So what can be done? In an ideal world church musicians and clergy would work together with a shared vision to serve their congregations through the word and the music – but this requires a huge amount of humility on both sides, the ditching of entrenched views and (sometimes) mutual suspicion.The key here is that both roles are roles of service, as much as they’re roles of leadership. Clergy and musicians are the servants of the congregations that they minister to – Jesus himself modelled servant leadership. So a re-evaluation of roles, and some uncomfortable introspection may be required. What are the true motives at play, and are we doing as much as we can to understand the opposing viewpoint if there is one?

Concentrating now on the choir, the next thing to confront is knowing your limits. Listening to a cathedral choir singing a psalm is usually (see “know your congregation”) a beautiful thing – the cadence, the harmony, the stereophonic switching between the cantoris and decani. But that doesn’t mean every parish church choir can do it. In fact I can’t think of a single experience of hearing a parish choir attempt a psalm that wasn’t a car crash in slow motion. Psalms are difficult to sing, and beyond the capabilities of most choirs. Unfortunately, because they are the “musical” ones of the parish, most choirs think they can do it. Trust me: You can’t. Please stop. Also review your plainsong. Is it beautiful, or does it sound like someone dragging a nail down a blackboard? Choirs attempting things that are beyond them, and doing them badly, detract from the congregation’s worship experience. This could lead to accusations of elitism – why should some choirs have access to music that others don’t have – but it’s important to be realistic about what you can do, and do it well.

You also need to know your congregation. This applies to cathedral and church choirs alike. In a quest to provide variety, extend the capabilities of the choir or even just because they can, some choir directors seek out anthems, psalm arrangements or responses that are technically challenging. These are often hard to sing, and equally hard to listen to, which means that they’re only palatable to a small group of people. I’m going to illustrate this with a few examples. One of my favourite wine merchants is currently offering a 2010 Petrus Pomerol for £8,285. Petrus is one of the great French wines, so this is probably a fair price, but it would be wasted on me as my palate isn’t clever enough to tell it apart from (probably) a £20 bottle of Groot Constantia. Similarly, Spem in Alium by Thomas Tallis is considered a choral masterpiece by those in the know because of its challenging 40 part harmony. To my untrained ear I’m afraid it sounds like choral white noise that never goes anywhere. I’m not saying that choirs should only stick to a few well known crowd pleasers; that would be the equivalent of eating McDonald’s for every meal, with the only variation being a different burger. But the challenging stuff needs to be applied sparingly, like scotch bonnet chillies.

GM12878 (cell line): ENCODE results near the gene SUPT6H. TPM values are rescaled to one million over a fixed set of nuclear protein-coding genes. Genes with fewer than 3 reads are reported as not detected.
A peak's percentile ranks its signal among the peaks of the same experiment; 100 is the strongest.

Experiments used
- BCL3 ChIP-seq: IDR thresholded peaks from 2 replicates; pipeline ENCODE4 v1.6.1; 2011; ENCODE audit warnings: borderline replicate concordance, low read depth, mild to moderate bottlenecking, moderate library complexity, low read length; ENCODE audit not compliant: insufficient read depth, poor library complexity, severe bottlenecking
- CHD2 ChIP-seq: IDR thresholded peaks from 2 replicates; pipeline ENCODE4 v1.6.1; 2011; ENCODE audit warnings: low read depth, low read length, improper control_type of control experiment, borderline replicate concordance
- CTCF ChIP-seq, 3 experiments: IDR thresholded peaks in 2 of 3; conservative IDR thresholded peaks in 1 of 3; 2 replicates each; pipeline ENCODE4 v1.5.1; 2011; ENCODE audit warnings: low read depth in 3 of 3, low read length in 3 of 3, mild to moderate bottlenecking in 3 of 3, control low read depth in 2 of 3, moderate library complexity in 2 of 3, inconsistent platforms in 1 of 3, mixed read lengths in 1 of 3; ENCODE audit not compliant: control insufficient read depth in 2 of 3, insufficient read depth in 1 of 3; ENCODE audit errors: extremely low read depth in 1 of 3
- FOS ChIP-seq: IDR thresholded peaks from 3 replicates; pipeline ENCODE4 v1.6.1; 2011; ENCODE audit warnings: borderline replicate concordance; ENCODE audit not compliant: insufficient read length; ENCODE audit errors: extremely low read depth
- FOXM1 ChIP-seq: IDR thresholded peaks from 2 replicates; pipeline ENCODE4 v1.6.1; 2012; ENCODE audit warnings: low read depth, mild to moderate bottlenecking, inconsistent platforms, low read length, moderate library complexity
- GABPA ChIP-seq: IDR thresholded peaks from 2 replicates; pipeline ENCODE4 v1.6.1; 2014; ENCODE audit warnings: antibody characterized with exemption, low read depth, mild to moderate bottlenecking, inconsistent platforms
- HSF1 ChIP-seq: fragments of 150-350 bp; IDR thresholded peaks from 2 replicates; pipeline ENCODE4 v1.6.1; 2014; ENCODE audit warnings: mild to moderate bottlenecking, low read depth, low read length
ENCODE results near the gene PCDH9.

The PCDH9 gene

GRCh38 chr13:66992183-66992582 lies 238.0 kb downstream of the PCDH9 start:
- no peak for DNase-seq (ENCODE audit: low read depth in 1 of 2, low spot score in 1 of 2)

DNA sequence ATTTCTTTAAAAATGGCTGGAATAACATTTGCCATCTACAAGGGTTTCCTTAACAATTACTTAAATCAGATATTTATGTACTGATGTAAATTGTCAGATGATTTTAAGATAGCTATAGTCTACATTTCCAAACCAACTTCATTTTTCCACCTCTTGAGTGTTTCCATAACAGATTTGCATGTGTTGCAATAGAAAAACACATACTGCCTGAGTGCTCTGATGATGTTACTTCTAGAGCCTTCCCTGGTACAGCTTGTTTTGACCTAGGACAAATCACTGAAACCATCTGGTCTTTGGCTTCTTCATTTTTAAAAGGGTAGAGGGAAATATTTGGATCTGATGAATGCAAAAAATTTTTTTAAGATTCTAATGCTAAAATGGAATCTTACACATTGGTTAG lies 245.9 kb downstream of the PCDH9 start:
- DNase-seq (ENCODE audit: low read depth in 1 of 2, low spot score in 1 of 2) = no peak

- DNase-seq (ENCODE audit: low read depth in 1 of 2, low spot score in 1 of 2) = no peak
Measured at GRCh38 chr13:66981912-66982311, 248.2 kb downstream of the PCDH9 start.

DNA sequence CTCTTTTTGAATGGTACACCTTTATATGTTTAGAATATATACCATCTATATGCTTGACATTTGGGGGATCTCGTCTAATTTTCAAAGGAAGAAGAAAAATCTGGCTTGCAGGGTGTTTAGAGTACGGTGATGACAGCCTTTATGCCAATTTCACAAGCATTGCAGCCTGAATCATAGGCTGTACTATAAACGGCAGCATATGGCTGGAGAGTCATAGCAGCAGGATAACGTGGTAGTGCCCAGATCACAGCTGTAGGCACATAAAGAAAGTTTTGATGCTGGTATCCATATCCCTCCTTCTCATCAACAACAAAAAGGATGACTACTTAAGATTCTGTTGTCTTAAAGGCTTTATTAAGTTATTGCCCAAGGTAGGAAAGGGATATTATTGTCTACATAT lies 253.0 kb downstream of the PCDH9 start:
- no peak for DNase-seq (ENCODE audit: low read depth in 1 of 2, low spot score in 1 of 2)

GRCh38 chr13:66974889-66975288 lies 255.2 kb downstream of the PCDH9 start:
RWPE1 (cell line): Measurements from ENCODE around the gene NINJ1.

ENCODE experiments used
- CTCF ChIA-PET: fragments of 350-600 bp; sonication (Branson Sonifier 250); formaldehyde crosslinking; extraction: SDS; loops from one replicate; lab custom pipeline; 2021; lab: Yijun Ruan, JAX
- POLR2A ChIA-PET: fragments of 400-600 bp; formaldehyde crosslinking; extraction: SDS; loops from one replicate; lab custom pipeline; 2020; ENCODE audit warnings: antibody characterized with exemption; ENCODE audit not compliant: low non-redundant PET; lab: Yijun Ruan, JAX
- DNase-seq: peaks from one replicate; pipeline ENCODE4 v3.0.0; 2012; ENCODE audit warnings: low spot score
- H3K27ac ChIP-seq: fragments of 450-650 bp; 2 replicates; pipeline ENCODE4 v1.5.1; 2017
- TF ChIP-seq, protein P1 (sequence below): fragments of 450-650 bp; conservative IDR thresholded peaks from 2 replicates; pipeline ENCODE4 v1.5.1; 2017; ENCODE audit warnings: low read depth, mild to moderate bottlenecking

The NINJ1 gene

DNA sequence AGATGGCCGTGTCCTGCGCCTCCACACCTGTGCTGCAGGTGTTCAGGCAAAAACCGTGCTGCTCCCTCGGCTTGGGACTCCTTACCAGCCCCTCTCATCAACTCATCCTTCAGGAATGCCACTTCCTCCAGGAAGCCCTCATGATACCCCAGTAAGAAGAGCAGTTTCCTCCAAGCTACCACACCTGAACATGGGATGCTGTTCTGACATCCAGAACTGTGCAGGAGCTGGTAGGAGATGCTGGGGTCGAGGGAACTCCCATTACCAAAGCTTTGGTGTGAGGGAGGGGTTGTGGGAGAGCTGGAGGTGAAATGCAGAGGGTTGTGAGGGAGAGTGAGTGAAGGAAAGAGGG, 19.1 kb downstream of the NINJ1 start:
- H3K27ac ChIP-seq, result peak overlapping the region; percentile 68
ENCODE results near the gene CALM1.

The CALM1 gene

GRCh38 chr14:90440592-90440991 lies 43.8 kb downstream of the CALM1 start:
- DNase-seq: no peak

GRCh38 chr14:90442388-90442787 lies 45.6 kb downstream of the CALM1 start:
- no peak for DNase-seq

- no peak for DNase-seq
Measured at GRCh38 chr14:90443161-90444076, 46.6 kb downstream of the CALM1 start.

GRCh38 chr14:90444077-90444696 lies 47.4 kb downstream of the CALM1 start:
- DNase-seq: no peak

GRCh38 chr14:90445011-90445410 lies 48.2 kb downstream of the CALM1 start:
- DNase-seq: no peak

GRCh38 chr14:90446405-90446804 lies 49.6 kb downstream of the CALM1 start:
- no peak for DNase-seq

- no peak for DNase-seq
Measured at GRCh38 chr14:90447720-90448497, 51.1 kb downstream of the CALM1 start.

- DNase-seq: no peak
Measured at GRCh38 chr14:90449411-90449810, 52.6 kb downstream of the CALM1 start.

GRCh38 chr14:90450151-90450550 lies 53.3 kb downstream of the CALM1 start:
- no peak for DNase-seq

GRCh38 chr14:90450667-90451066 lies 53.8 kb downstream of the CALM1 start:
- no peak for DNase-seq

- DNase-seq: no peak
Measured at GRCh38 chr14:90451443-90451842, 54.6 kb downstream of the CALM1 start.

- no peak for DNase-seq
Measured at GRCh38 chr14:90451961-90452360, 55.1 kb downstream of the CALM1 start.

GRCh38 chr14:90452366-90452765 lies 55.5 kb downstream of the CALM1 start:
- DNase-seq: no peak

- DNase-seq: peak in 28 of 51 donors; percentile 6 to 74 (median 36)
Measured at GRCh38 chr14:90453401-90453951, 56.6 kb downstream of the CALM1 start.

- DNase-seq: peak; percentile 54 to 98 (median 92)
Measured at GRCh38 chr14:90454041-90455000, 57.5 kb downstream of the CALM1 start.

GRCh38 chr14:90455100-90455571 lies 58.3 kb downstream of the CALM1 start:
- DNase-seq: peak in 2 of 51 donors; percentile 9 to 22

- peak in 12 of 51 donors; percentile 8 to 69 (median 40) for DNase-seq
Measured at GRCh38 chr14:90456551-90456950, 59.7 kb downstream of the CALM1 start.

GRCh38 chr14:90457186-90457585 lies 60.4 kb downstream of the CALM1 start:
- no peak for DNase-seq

Finally, and this is the most controversial question of all, do you actually need a regular choir? Obviously at a cathedral level the answer to this is “Yes”, for a variety of reasons, but at a parish level I’m not so sure. Again, a couple of examples to illustrate this. I was a member of a regular choir in a parish church for many years. We robed and sang at every Sunday service and we rehearsed every week. There were between 4 and 6 of us and we weren’t very good (although we were still required to butcher the occasional psalm). Our choir director would try to bolster the numbers for special services (for example Christmas and Easter) but this didn’t work very well because the regular choir members tended to look down on the “temps”, and people were put off because they saw it all as too much commitment. I have to say I found choir practice a chore, because most of the time we were just singing through hymns we knew; I would find almost any excuse not to go. I see a lot of parish choirs in this boat.

In the parish where we are now we don’t have a regular choir. Instead a scratch choir is formed for festivals, and it disbands immediately afterwards. I think this is inspired (and I’m not the director of music so can take no credit). If you think about it most Sunday services are made up of 4 hymns that the congregation should already know, so what value are the choir actually adding? When we do have a choir it’s a time bound thing with a defined end. This means that, instead of 4 or 6, we get between 20 and 30 because people know they’re only signing up for a short term commitment – a maximum of around 6 weeks. On top of that we get variety – it’s not always the same people. There isn’t a ‘core’ who feel that they should get preferential treatment because everyone is on the same level. Yes, we may be limited in some ways because we haven’t been training week in week out, but it’s joyful and gets knocked on the head before entitlement and ennui have a chance to creep in.

Before I launch this blog on an unsuspecting internet, let me finish by saying that these are, of course, just my perceptions which are likely coloured by my own experiences and prejudices. I’ve thought long and hard about whether to write this blog at all, for fear of the whirlwind I might reap. But if nobody asks these questions then we just carry on doing what we’ve always done and I’m not sure whether that’s good enough any more.

*the one choir was the London Adventist Chorale directed by Ken Burton.